Feeds

GPS becomes more than a back-seat driver

Telmap shares locations, while Vodafone dodges traffic

New hybrid storage solutions

Vodafone has announced a deal with TomTom to develop a co-branded product for avoiding traffic jams, just as Telmap launches version 3 of its software, with the needs of the pedestrian in mind.

With less than half a dozen GPS-equipped handsets on sale in the UK we're clearly in the very early stages of any location-based revolution, and with operators mysteriously reluctant to embrace A-GPS (which requires network support, but is cheaper) the functionality is likely to remain the preserve of high-end devices for a while.

But this hasn't prevented Telmap from launching its latest version with enhanced mapping for those walking, as well as the ability to send location information over SMS - to other Telmap users at least.

Telmap has been trying to get operators interested in branding their own mapping services for a while, but with little success. Now it's selling through operator portals, to users who understand the value of location-based services even if their operators don't.

Operators seem reluctant to embrace location services until a sufficient member of handsets support it, but the handsets won't come until the operators ask for them; leading to a chicken-and–egg situation which is going to need cracking.

Once users have GPS they certainly use it. Oren Nissim, CEO of Telmap, reckons US networks have seen a 30 to 40 per cent activation rate on GPS-equipped handsets, and 40 per cent is normally the rate at which a technology is considered worth bundling into handsets as standard.

That's certainly the kind of adoption rate Vodafone will be looking for before launching its service with Tom Tom. Scheduled for the first half of 2008, the details are vague but such a schedule could well be an indication that Vodafone is planning an A-GPS service, thus opening the way for cheaper location services in the UK, and applying pressure on the other operators to follow suit.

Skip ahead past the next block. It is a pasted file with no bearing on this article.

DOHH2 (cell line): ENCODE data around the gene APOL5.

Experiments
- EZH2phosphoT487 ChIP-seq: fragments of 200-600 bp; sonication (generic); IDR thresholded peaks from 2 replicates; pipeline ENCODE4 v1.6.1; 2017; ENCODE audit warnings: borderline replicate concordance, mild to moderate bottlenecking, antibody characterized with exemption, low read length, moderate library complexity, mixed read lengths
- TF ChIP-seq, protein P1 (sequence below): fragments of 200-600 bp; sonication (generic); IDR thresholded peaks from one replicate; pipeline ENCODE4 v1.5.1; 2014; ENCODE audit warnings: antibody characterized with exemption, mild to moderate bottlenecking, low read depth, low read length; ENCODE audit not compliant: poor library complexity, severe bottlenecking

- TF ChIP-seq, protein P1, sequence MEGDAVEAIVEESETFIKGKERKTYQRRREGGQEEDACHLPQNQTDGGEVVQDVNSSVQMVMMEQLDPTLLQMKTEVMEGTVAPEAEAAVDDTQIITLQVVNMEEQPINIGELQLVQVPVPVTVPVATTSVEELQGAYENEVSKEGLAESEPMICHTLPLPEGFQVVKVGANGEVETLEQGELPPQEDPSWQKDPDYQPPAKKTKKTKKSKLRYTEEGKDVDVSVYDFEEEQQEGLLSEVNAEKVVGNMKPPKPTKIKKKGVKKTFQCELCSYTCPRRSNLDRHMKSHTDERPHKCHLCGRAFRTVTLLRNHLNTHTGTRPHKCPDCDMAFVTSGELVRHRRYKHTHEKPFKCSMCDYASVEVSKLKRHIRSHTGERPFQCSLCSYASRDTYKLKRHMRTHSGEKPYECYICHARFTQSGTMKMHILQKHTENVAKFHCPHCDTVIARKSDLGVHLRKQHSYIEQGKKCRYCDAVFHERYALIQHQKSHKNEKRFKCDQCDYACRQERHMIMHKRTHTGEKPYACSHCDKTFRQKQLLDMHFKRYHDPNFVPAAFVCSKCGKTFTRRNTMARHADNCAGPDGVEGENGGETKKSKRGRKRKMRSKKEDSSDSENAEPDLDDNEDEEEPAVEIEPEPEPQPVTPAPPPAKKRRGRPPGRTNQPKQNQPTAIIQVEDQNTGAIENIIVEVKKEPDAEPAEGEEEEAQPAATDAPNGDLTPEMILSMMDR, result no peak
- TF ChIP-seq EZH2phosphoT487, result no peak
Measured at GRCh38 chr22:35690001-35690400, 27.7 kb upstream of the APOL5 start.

Vodafone wasn't available for comment on the matter, at least not yet. ®

Secure remote control for conventional and virtual desktops

More from The Register

next story
Phones 4u slips into administration after EE cuts ties with Brit mobe retailer
More than 5,500 jobs could be axed if rescue mission fails
'Serious flaws in the Vertigan report' says broadband boffin
Report 'fails reality test' , is 'simply wrong' and offers ''convenient' justification for FTTN says Rod Tucker
This flashlight app requires: Your contacts list, identity, access to your camera...
Who us, dodgy? Vast majority of mobile apps fail privacy test
Apple Watch will CONQUER smartwatch world – analysts
After Applelocalypse, other wristputers will get stuck in
Shades of Mannesmann: Vodafone should buy T-Mobile US
Biting the bullet would let Blighty-based biz flip the bird at AT&T
Drag queens: Oh, don't be so bitchy, Facebook! Let us use our stage names
Handbags at dawn over free content ad network's ID policy
Blockbuster book lays out the first 20 years of the Smartphone Wars
Symbian's David Wood bares all. Not for the faint hearted
prev story

Whitepapers

Providing a secure and efficient Helpdesk
A single remote control platform for user support is be key to providing an efficient helpdesk. Retain full control over the way in which screen and keystroke data is transmitted.
Top 5 reasons to deploy VMware with Tegile
Data demand and the rise of virtualization is challenging IT teams to deliver storage performance, scalability and capacity that can keep up, while maximizing efficiency.
Reg Reader Research: SaaS based Email and Office Productivity Tools
Read this Reg reader report which provides advice and guidance for SMBs towards the use of SaaS based email and Office productivity tools.
Security for virtualized datacentres
Legacy security solutions are inefficient due to the architectural differences between physical and virtual environments.
Secure remote control for conventional and virtual desktops
Balancing user privacy and privileged access, in accordance with compliance frameworks and legislation. Evaluating any potential remote control choice.